Willpower plays a critical role in our lives; determining our degree of discipline, defining the trajectory of our efforts, and propelling us towards our ambitions. It is an analogue to self-control, a requisite for achievement and undoubtedly one of the more valuable traits a person can possess.
Those endowed with willpower live healthy, happy lives. They achieve all of their goals. They radiate the soft glow of accomplishment and they never leave dishes in the sink.
Ok? perhaps not willpower probably isn’t the answer to all your problems.
But it is probably the answer to most of them. Want to exercise more? Quit smoking? Eat less sugar? Get more done at work? You’re going to need willpower. What’s more, according to the American Psychological Association, willpower is correlated with better grades, higher self-esteem, lower substance abuse rates, greater financial stability and improved physical and mental health.
So, welcome to our two-part series on willpower. In this first part, we look at two theories that map our present understanding of willpower. In the second part, we’ll look at some techniques to boost willpower.
First, however, what is willpower? Essentially, willpower is the ability to delay gratification in pursuit of long-term objectives. A regulation of the self, by the self, for the self. Willpower looks like a morning runner who shakes off sleep and braves the cold because she knows exercise is great for her health (link exercise blog) and that she’ll feel good for the rest of the day if she gets a sweat up. Willpower looks like fresh salad and finished to-do lists. In short, willpower looks good.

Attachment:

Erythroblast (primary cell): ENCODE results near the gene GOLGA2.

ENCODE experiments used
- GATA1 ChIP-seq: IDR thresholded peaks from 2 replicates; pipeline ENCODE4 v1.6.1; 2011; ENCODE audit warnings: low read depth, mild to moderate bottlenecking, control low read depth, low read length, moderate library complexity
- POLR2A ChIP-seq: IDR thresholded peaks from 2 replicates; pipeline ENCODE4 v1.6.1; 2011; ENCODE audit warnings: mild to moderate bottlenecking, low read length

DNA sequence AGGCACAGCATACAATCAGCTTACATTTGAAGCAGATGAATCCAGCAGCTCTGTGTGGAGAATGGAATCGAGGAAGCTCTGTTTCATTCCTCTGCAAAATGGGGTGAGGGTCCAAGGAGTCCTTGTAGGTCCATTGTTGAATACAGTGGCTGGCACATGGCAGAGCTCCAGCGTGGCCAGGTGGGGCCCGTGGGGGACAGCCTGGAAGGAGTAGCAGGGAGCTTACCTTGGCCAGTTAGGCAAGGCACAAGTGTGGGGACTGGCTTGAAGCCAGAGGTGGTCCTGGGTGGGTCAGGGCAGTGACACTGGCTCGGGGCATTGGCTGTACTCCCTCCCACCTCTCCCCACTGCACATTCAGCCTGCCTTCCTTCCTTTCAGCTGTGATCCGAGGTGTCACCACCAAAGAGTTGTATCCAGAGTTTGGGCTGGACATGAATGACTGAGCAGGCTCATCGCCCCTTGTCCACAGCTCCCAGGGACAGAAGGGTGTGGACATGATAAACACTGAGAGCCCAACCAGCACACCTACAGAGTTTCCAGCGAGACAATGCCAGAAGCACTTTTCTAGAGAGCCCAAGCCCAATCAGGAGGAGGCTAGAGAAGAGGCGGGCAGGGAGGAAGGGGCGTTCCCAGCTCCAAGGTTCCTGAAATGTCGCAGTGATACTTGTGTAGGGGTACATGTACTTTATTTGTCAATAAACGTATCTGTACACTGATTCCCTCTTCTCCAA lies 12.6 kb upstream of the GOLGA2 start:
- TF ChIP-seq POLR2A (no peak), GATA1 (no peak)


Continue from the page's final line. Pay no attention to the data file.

Alas, it can be frustratingly fickle. Sometimes we seem to have an abundance of willpower self-control comes easily and we deny all of the desires that conflict with our long-term goals. Other times we are embarrassingly weak, meekly succumbing to sugar cravings, TV, social media or any of many temptations that taunt us on a daily basis. In some areas of our lives, we’re capable of being disciplined and focused, while in others we’re chronically unmotivated.
Why is this? Understanding these questions is an important step towards understanding how to develop your own willpower. So, let’s talk about marshmallows.
You might well have heard of psychologist Walter Mischel’s famous Marshmallow Test. Mischel, then a professor at Stanford University, conducted a series of tests in the late 1960s and early 1970s on delayed gratification, using preschoolers and small…